The partial truth movement
"Virology is bullshit" - Stefano Scoglio
So, Kirsch and Mercola and others have decided on a concerted push back against the idea that there is no virus in circulation. This means that increasing numbers of people are grasping the full significance of the grand non-sequitur that is the viral “isolation” paradigm, the cornerstone of the teetering virology edifice. And it’s starting to irritate one circle of the resistance, who are seeing it posted all over their latest data analyses.
I can see a host of reasons why this could be annoying, including undermining commercial interests, offending good friends (I take no pleasure at all in seeing Judy Mikovits, an admirable person in many ways, implode like that, but it’s an excellent illustration of what’s at stake for those in denial: “I guess I’m just an idiot who doesn’t know what I’m talking about!”) or making the message even more unpalatable for an effort that has enough trouble as it is with getting people interested.
One of the joys of this moment is seeing the public take back control over what is believed to be true from self-appointed experts and leaders. No more outsourcing of critical thinking, as one wise old owl said to me. The argument stands on its own and all the wailing isn’t going to stop it. The response - gnashing of teeth, fits of anger, appeals to authority, gaslighting, evasion (witness Hammond’s non-responses here), misrepresentation, attempts to dazzle with jargon and, frankly, bullying - comes across as pretty authoritarian, which suggests an exceptionally poor reading of the room. When you start acting this janky, you’re going to get called out.
The note to Christine Massey, demanding a five-hour team multi-millionaire versus time-strapped lone researcher debate, was worthy of any grandstanding corporate bully. Marshalling these resources to play the FDA and CDC at their own game is one thing. Directing it at one scientist/activist is minacious and petty and very much of the same mode of behaviour as those agencies.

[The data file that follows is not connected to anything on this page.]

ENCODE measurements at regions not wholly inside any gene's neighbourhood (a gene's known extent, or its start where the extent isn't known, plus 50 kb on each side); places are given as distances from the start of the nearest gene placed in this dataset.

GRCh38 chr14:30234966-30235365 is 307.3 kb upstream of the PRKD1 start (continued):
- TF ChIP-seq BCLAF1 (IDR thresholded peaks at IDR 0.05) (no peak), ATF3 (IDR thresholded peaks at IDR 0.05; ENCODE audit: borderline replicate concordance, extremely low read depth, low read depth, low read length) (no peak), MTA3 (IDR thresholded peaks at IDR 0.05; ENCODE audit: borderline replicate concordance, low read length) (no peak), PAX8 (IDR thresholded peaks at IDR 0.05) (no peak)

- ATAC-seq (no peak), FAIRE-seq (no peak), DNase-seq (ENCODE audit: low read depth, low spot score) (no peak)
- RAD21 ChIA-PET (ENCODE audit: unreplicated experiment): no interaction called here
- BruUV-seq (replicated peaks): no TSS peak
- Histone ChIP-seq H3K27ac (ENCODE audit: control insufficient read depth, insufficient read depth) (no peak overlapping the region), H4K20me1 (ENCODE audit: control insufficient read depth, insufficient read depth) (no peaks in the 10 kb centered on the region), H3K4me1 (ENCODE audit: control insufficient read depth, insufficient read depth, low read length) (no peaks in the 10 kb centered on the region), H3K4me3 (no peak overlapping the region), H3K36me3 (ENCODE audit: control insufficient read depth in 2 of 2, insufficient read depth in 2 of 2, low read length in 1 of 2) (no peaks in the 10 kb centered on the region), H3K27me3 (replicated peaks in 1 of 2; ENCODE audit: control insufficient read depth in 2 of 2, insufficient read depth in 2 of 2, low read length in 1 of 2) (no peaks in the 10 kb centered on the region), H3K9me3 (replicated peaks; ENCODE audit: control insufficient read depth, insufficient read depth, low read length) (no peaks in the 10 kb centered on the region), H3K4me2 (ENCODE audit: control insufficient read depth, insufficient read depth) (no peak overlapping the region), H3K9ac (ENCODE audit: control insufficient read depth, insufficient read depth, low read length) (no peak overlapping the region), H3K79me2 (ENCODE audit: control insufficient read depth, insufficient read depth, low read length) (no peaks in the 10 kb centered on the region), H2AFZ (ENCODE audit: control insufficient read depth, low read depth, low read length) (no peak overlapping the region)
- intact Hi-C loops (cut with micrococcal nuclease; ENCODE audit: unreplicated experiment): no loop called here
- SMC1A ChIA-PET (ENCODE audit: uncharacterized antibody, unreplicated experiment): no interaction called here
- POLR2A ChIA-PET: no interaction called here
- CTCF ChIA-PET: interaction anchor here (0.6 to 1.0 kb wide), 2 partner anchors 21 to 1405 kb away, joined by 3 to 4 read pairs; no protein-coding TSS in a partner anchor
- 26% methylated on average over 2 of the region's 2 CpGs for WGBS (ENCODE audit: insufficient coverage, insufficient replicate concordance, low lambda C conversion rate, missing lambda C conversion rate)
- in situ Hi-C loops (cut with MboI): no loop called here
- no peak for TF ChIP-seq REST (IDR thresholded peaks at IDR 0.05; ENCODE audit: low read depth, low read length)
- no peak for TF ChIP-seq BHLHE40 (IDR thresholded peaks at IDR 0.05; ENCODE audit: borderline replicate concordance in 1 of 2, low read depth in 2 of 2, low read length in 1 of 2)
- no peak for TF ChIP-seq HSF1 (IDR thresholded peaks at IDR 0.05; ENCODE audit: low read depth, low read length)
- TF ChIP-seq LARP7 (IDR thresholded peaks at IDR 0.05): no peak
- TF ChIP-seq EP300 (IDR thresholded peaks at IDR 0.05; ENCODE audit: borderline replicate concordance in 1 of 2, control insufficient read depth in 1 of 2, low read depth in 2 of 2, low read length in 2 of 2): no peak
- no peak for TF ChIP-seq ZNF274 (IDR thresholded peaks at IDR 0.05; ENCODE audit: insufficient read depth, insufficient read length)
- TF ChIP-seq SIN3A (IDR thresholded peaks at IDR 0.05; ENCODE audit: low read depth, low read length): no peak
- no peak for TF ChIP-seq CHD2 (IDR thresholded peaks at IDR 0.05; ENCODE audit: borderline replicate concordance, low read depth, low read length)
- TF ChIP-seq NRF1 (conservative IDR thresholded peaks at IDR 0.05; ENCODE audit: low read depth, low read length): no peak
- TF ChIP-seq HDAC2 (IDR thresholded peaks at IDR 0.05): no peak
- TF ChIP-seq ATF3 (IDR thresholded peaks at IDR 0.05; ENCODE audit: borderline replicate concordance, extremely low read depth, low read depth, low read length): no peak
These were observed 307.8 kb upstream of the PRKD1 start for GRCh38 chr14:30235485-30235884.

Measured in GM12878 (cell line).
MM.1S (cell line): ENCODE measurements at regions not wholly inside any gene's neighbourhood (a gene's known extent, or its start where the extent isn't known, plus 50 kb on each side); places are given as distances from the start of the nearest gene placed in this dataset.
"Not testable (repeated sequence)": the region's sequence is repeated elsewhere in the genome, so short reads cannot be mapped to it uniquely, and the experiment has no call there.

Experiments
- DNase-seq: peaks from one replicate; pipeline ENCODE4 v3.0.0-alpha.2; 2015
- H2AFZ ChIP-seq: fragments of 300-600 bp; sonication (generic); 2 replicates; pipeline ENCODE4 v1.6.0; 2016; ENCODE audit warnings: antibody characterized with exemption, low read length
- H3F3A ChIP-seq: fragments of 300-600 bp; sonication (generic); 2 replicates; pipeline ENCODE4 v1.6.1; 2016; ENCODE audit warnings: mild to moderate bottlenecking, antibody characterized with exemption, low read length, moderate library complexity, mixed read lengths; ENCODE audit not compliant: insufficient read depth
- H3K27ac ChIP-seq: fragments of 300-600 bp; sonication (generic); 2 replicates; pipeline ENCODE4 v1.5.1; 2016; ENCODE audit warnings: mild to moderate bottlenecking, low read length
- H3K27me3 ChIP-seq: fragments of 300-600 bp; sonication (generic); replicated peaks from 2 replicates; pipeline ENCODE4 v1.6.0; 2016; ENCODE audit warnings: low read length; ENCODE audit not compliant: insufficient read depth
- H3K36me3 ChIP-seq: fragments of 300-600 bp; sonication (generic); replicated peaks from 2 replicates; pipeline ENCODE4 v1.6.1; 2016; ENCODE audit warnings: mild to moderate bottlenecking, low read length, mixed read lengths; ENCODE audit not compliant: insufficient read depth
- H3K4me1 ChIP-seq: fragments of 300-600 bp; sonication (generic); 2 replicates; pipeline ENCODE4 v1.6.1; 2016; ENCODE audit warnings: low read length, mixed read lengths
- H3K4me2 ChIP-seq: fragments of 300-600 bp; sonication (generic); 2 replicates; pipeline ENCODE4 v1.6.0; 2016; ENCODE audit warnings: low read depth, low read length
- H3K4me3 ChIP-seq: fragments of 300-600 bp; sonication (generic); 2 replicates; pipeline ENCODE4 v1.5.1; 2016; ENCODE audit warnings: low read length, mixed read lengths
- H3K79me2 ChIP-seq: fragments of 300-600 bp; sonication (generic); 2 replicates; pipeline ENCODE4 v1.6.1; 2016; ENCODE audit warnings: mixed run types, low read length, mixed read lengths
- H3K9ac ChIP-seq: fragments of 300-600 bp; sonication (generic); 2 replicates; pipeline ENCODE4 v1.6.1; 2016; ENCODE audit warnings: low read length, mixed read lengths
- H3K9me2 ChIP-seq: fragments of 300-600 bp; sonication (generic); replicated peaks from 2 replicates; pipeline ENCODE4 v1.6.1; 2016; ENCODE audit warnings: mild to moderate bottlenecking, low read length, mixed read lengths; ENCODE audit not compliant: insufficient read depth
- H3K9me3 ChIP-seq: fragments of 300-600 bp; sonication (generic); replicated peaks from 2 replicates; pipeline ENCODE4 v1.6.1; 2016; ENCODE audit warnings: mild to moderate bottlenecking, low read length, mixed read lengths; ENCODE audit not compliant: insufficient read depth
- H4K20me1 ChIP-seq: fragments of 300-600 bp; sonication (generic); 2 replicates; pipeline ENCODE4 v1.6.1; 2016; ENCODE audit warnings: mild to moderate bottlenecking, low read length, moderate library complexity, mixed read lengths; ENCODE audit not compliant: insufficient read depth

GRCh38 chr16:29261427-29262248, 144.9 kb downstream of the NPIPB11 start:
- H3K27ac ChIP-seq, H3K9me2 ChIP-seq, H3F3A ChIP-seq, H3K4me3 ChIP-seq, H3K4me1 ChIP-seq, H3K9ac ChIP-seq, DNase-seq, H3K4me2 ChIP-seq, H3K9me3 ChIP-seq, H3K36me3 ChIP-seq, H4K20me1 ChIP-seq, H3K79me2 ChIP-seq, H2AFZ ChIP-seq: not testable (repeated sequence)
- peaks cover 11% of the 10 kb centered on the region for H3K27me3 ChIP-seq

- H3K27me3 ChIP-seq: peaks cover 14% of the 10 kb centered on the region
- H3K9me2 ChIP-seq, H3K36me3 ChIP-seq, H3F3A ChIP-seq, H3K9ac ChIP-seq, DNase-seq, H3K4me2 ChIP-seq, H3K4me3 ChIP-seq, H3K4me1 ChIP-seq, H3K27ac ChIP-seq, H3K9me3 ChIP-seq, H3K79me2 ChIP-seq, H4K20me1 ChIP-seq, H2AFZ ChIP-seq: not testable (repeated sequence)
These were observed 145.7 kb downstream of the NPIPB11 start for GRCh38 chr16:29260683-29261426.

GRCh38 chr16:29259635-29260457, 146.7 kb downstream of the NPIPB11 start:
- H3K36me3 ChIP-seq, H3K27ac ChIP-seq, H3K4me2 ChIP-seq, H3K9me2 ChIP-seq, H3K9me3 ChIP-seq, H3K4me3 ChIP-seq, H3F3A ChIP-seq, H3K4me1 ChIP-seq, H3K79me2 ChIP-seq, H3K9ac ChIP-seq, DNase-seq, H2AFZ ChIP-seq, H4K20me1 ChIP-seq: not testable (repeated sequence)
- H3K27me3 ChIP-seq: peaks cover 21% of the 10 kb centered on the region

In any case, the argument only requires ten minutes to understand and it’s been explained many times over. Verify at your leisure.
Trying to force acceptance of a particular point of view on what is now an insatiably curious, distrustful and anti-authoritarian public in a bid to get them to line up behind the “truth movement” (Mercola’s description) like children to their piper, is foolish. When we talk about citizen science, I think the public has something different in mind to what this self-appointed cluster of gatekeepers are offering. Few things are more delightful than an uppity public chatting back in fruity language to the patrician classes.
Kaufman responded in his careful way to the critique of Hammond et al. Stefano Scoglio admitted in an interview with Cowan and Kaufman that he has been hesitant about bringing this argument forward in public, even though he agrees. He says (at the 52 minute mark) that he typically acknowledges that there is no virus but then moves quickly on to discuss the topic from the point of view that there is one, “for the possibility of having an impact at the political level.” I sympathise, as do the other two, but “virology is bullshit” nonetheless, as Scoglio remarks.
We’ve all had more than enough bullshit and propping up the virus fraud isn’t going to end well for these folks.